Global risk index: Trump presidency on par with terrorism

Republican presidential candidate Donald Trump speaks during a town hall campaign event in Hickory, North Carolina, on March 14, 2016.
Republican presidential candidate Donald Trump speaks during a town hall campaign event in Hickory, North Carolina, on March 14, 2016.
Chris Keane

There are few things in the world that are more dangerous than Donald Trump winning the US presidency.

The exact number is five. 

That’s according to the Economist Intelligence Unit (EIU), which has just published a list of the top 10 risks facing the world right now.

Trump moving into the White House was given a "risk intensity" score of 12 on a scale of 1 to 25. (The EIU's scoring accounts for both probability and likely impact.) Trump's score put him level with the risk of jihadi terrorism destabilizing the global economy.

The only things potentially more threatening to the world than Trump becoming POTUS are a sharp economic slowdown in China (20), a new “cold war” between Russia and the West (16), an emerging markets debt crisis (16), a fracturing of the European Union (15) and a Greek exit from the euro zone followed by a break-up of the single-currency bloc (15).

A Trump victory, however, would pose a bigger risk than the UK leaving the European Union (8), an arms clash in the South China Sea prompted by China's expansion in the region (8) and an oil price shock triggered by a collapse in energy sector investment (4).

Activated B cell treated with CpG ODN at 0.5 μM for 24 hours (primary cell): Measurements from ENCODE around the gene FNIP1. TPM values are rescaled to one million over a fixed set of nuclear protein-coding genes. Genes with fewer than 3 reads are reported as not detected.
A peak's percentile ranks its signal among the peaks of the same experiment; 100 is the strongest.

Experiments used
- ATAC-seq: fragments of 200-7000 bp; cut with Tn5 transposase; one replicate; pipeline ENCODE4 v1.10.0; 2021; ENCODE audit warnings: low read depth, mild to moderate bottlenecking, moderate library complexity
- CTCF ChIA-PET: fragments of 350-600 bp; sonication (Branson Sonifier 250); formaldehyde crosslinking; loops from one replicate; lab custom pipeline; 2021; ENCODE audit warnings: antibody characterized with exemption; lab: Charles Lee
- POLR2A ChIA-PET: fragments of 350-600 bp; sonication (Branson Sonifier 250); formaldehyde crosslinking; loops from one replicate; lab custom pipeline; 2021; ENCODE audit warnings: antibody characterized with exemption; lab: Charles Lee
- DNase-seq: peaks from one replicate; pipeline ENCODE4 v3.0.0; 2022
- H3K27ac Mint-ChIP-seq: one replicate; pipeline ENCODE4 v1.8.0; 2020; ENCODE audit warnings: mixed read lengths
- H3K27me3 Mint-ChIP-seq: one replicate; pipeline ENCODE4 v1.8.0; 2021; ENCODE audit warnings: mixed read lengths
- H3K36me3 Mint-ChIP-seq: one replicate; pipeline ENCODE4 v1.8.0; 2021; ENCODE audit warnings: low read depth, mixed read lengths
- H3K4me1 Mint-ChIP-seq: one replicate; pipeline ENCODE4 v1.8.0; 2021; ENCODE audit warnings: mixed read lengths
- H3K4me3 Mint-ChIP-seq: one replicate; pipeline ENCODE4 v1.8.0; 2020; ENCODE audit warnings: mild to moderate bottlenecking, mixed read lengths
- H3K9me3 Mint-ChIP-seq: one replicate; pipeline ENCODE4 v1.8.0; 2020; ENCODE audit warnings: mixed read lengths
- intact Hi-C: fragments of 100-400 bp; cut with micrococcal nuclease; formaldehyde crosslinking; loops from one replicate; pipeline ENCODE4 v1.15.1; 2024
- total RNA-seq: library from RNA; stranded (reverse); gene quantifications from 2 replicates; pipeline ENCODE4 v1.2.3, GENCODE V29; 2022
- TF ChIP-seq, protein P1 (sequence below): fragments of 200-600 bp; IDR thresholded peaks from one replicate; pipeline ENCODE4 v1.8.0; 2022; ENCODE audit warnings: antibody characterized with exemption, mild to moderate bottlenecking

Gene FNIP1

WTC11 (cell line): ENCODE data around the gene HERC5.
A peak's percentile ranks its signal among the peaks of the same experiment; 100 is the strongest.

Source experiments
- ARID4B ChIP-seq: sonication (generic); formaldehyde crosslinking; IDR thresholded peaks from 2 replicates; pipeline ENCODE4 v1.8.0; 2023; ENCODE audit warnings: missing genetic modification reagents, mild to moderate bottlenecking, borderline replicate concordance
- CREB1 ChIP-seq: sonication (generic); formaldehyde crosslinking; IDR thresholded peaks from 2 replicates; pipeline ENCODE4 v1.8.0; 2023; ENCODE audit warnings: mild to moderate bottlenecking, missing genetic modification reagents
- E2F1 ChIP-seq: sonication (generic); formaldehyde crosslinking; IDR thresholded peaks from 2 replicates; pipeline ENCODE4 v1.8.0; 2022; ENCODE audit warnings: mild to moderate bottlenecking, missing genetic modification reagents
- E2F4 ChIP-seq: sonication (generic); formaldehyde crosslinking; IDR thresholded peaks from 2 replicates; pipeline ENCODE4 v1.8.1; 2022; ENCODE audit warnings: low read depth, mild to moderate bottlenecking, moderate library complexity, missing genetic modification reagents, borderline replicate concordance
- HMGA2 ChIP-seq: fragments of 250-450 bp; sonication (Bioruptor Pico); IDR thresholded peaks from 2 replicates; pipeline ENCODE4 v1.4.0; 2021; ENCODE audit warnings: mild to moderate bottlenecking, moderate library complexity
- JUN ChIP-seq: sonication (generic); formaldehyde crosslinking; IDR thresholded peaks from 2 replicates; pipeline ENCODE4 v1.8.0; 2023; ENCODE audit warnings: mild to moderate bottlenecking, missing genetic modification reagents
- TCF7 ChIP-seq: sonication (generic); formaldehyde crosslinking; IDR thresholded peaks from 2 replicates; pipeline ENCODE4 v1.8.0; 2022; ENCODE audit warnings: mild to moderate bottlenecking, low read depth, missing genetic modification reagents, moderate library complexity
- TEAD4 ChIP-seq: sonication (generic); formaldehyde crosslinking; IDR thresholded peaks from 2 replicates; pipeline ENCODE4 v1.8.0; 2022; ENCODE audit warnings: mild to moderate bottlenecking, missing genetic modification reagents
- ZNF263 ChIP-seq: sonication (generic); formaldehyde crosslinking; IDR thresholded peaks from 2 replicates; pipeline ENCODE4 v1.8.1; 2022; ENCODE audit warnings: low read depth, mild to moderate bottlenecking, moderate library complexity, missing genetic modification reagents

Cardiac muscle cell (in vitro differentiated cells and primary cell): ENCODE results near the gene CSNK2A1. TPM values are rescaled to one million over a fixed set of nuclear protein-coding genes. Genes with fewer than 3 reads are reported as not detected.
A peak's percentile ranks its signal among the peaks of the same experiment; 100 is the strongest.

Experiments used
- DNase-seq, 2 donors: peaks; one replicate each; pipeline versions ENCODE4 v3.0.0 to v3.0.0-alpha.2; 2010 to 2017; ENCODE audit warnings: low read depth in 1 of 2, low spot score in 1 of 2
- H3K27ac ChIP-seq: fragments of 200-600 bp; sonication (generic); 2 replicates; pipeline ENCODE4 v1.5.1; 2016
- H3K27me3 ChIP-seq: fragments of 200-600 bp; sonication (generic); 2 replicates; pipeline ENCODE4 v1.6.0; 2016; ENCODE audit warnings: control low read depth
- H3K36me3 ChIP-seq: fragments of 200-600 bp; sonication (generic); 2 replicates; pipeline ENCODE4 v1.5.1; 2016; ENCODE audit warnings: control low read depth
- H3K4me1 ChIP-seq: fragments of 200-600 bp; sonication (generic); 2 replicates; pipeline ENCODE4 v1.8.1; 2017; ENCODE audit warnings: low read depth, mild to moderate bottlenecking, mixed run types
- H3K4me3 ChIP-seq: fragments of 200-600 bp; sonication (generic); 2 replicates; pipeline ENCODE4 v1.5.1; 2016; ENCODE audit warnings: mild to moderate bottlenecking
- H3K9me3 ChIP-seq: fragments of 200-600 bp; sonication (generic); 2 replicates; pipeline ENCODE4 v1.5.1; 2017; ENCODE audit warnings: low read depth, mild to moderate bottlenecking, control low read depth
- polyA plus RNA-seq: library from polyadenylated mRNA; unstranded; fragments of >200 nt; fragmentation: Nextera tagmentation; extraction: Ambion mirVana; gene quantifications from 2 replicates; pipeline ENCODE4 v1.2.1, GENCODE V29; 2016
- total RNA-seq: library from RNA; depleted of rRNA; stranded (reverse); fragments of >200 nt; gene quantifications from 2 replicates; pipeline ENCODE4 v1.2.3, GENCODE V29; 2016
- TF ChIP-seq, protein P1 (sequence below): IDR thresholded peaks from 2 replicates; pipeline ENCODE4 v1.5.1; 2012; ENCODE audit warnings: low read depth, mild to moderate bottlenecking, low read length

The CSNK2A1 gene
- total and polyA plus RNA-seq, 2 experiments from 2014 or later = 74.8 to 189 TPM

The EIU warned Trump could trigger a trade war, particularly with China, which he's repeatedly labeled a currency manipulator, and with Mexico, which he has accused of sending criminals and drugs across the border. And his election could lead to a collapse of the Trans-Pacific Partnership agreement between the United States and 11 other Pacific Rim countries.

The report also flagged Trump’s “exceptionally right-wing stance on the Middle East” as a risk not only to the region but the entire world.

Trump has advocated killing the families of terrorists, “bombing the shit” out of Islamic State fighters in Syria and Iraq and banning Muslims from traveling to the United States.

“His militaristic tendencies towards the Middle East … would be a potent recruitment tool for jihadi groups, increasing their threat both within the region and beyond,” the EIU said.

Trump would probably rank higher in the EIU's global risk list if it weren’t for Hillary Clinton, whom the EIU considers most likely to win the Democratic nomination and defeat Trump if he becomes the Republican party’s pick for president.

It notes, however, that "a terrorist attack on US soil or a sudden economic downturn" could affect its forecast.

Even if Trump were to make it all the way to the Oval Office, the EIU points out that the “innate hostility within the Republican hierarchy” toward Trump, “combined with the inevitable virulent Democratic opposition, will see many of his more radical policies blocked in Congress.”

But not necessarily all of them.